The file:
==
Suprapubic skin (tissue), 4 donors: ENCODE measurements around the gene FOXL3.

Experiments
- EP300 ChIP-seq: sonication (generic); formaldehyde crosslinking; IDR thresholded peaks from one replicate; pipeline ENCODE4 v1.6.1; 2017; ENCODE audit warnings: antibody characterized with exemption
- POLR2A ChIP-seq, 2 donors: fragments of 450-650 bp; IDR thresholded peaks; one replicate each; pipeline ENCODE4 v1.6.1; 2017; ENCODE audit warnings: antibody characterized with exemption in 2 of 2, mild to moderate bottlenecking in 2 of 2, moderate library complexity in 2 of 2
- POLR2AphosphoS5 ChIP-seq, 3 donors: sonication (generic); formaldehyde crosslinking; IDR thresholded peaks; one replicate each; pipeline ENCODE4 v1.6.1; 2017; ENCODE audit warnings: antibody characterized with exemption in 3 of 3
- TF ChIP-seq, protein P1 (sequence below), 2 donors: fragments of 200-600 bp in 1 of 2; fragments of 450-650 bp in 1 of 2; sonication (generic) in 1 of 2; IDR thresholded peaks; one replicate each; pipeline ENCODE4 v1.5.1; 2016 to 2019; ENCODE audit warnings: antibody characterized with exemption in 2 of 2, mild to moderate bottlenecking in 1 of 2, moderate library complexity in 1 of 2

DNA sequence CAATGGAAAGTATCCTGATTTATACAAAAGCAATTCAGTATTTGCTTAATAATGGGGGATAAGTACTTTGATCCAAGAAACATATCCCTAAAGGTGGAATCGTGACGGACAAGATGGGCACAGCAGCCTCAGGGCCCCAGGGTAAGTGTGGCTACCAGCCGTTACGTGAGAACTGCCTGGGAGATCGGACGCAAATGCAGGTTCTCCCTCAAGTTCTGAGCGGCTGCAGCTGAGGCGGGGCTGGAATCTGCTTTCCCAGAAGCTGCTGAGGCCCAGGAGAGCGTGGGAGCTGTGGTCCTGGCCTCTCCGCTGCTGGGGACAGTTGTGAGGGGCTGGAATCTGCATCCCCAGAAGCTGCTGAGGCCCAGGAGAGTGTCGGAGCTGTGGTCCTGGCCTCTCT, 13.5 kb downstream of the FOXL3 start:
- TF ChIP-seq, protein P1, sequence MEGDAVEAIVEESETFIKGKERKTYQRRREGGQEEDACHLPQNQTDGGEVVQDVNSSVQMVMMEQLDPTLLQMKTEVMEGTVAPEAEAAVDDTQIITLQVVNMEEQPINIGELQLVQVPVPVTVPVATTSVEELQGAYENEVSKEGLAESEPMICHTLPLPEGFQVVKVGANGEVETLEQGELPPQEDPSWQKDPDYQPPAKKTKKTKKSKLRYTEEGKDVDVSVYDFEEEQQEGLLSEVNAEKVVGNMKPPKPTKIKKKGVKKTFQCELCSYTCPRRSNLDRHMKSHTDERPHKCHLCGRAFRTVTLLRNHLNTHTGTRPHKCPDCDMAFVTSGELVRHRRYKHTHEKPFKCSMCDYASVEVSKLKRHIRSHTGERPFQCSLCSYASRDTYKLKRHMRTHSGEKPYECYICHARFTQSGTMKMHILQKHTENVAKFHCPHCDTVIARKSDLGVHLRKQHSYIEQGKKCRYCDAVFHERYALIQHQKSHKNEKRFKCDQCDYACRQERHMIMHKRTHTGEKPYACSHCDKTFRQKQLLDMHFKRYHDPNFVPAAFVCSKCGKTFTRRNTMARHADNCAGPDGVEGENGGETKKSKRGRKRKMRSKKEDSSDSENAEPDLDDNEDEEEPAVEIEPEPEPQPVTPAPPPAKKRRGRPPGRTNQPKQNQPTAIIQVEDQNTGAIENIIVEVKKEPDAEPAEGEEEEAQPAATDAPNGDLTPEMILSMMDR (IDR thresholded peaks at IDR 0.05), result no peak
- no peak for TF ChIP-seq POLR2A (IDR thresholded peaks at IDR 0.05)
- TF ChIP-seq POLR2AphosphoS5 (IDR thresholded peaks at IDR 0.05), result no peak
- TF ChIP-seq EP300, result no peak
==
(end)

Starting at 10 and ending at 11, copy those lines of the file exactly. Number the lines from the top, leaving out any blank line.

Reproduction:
- TF ChIP-seq POLR2AphosphoS5 (IDR thresholded peaks at IDR 0.05), result no peak
- TF ChIP-seq EP300, result no peak